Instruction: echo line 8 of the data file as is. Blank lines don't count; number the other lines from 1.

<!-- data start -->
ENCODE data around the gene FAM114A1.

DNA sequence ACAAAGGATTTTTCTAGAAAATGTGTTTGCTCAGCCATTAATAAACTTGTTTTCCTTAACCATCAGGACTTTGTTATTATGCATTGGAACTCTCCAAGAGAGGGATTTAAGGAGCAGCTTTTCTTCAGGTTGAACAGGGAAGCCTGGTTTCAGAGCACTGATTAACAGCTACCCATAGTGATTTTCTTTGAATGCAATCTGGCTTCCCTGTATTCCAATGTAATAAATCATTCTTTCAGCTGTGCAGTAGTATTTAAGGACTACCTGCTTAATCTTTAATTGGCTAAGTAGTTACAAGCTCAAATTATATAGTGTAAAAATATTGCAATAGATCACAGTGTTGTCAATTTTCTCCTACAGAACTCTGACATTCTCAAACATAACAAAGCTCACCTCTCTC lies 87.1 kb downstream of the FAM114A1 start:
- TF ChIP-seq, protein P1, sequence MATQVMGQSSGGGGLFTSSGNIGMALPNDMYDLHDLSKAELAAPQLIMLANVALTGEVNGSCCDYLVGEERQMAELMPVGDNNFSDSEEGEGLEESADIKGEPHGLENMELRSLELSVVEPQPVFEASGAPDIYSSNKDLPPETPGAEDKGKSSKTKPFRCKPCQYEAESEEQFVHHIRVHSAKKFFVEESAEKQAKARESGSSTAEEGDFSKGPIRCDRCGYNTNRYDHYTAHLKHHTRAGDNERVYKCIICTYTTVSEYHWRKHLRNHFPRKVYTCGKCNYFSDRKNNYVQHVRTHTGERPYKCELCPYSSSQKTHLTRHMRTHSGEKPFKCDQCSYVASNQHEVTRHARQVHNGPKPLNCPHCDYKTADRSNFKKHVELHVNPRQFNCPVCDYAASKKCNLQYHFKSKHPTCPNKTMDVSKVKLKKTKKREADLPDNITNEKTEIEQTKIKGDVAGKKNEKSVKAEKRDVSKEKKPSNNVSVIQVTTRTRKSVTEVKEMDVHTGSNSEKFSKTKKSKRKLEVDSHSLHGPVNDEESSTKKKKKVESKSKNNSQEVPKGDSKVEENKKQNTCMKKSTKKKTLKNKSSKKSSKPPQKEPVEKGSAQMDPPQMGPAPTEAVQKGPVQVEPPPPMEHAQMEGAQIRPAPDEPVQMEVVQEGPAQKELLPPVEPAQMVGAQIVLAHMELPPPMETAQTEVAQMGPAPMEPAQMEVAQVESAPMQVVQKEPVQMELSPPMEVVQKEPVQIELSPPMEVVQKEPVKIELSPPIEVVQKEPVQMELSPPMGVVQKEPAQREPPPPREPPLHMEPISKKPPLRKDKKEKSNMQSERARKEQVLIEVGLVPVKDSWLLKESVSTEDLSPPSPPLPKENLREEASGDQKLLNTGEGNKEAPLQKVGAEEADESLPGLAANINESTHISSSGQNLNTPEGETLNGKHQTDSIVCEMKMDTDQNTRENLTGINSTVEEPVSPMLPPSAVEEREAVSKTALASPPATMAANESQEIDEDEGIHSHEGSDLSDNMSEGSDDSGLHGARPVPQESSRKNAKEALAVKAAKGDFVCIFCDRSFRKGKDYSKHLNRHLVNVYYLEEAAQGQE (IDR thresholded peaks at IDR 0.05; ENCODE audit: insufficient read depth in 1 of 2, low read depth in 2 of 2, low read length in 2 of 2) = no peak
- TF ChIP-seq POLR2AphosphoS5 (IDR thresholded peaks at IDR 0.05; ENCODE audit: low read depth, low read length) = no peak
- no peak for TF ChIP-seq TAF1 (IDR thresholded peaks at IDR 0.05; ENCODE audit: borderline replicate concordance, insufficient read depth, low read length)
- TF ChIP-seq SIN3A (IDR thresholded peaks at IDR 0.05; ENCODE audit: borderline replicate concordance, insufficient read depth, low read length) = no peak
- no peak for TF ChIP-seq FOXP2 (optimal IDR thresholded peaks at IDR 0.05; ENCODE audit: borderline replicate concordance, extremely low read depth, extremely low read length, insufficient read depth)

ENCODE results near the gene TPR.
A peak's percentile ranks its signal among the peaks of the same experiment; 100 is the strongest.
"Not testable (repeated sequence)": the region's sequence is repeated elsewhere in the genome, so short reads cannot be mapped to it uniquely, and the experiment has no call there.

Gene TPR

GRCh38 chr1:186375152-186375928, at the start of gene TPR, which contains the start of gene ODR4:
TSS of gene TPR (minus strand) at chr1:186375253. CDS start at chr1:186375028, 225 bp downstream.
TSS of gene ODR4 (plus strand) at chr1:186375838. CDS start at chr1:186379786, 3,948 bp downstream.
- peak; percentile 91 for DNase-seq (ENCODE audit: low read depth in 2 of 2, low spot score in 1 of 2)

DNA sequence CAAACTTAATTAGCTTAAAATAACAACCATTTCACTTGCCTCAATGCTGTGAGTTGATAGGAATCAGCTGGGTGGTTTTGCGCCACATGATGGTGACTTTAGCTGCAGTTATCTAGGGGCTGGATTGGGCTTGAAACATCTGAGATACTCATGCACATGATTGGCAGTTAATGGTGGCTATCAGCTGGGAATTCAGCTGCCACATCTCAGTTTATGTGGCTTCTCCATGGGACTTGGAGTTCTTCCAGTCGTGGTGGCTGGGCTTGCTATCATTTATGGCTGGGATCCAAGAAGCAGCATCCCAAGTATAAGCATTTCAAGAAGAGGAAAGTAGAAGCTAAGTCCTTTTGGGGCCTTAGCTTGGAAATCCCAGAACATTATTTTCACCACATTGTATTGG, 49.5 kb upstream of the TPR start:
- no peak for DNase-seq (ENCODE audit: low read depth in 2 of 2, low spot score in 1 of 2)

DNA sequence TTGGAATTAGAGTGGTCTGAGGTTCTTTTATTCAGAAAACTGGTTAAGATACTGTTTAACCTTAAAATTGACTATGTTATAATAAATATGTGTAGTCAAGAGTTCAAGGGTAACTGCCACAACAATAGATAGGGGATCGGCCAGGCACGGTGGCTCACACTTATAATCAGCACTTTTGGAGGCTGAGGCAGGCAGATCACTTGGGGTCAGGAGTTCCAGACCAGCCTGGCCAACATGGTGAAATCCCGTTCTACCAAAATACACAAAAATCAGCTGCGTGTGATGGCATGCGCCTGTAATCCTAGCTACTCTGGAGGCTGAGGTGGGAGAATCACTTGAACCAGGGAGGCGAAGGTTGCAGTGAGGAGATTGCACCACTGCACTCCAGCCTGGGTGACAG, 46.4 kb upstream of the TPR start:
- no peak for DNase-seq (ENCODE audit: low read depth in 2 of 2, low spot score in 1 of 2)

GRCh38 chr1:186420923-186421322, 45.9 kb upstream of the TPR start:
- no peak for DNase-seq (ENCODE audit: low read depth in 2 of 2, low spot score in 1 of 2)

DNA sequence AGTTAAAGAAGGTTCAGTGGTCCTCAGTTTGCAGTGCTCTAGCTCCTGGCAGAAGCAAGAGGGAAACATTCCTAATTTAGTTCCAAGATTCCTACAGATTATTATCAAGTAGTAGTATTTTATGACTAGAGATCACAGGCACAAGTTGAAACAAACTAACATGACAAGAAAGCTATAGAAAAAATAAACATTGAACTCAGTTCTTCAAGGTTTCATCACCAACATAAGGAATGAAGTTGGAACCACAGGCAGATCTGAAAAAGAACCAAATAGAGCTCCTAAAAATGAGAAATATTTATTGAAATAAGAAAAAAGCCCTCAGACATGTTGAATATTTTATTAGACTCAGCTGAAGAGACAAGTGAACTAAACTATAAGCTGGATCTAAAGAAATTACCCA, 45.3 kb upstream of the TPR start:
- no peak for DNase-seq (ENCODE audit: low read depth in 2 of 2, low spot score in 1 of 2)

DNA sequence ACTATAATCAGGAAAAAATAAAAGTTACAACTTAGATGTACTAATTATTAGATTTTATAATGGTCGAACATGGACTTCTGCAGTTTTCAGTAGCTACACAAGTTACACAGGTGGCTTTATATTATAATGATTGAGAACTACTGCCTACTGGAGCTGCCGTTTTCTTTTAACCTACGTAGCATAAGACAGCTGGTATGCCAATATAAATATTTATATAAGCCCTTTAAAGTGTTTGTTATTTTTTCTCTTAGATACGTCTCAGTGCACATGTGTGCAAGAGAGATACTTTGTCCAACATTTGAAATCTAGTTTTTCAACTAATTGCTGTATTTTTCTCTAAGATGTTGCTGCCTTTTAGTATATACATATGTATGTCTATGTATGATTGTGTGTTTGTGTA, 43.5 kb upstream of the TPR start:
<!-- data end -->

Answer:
ENCODE results near the gene TPR.